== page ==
Bolton: US Leak on al-Qaida Threat Could Aid Enemy

Tuesday, 06 Aug 2013 05:52 PM

By Jim Meyers and John Bachman

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Former U.S. Ambassador to the United Nations John Bolton tells Newsmax the Obama administration's leaking of information about the new al-Qaida threat is "very dangerous" and could aid the enemy.

Bolton also says Obama still fails to recognize that we are "at war" with terrorism.

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And he asserts that the new Iranian president's promise to be less antagonistic to the West is merely a "charm offensive" designed to buy Iran more time to develop nuclear weapons.

Story continues below video.



Bolton served as U.N. ambassador from August 2005 to December 2006. He is now a senior fellow at the American Enterprise Institute and a frequent contributor to Fox News and The Wall Street Journal.

In an exclusive interview with Newsmax TV on Tuesday, Bolton discusses the terrorism threat — reportedly revealed in a telephone call from al-Qaida leader Ayman al-Zawahiri — that compelled the United States to close many of its embassies.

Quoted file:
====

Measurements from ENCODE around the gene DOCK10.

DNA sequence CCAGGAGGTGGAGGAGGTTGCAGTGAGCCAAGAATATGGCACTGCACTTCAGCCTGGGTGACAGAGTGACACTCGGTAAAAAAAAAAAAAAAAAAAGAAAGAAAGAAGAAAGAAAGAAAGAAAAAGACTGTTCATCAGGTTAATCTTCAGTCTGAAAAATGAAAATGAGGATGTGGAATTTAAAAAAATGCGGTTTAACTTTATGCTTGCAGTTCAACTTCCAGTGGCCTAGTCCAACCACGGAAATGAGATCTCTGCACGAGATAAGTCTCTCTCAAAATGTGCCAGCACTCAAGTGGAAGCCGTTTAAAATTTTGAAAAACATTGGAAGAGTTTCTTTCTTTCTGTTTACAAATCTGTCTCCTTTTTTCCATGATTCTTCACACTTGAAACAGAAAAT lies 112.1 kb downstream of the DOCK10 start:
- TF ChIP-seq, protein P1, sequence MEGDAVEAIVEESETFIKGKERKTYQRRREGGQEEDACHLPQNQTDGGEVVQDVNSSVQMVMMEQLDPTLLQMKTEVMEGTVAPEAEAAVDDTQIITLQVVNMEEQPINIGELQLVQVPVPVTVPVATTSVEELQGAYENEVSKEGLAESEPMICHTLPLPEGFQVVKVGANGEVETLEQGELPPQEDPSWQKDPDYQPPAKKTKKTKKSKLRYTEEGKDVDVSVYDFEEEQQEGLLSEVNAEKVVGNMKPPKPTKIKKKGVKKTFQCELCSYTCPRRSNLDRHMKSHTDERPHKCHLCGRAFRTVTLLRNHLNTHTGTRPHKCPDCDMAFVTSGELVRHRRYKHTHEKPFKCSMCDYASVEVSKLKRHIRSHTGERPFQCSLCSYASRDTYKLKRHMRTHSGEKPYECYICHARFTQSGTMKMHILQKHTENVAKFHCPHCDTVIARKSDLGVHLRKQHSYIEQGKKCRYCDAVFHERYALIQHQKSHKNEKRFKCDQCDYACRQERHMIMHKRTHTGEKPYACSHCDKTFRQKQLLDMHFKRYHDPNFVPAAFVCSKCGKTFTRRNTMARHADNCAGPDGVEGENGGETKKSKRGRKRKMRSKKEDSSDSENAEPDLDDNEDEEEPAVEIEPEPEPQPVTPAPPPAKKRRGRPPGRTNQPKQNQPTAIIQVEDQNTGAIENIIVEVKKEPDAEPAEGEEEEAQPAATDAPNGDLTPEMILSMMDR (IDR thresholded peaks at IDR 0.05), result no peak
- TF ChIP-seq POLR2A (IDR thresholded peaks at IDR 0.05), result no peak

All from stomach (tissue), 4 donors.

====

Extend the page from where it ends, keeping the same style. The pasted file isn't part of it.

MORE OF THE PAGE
"I was very surprised when I heard reference to and leaks from the Obama administration about this specific telephone call because it would be very unusual for Zawahiri to break communication security and be caught this way," he says.

"But if in fact it did happen, obviously it's not helpful to the United States to leak about it so that now if Zawahiri had any doubts, he knows that we have heard what he said.

"In general, this is another case of the administration leaking information which it thinks helps ... but which in fact is very dangerous. If that is an accurate description of what we heard, though, it's ironically a repudiation of the Obama administration's whole story line on al-Qaida being on the road to defeat, al-Qaida in Afghanistan and Pakistan being a tiny sliver of what it used to be and really not responsible for operations worldwide, because that intercept proves exactly the opposite."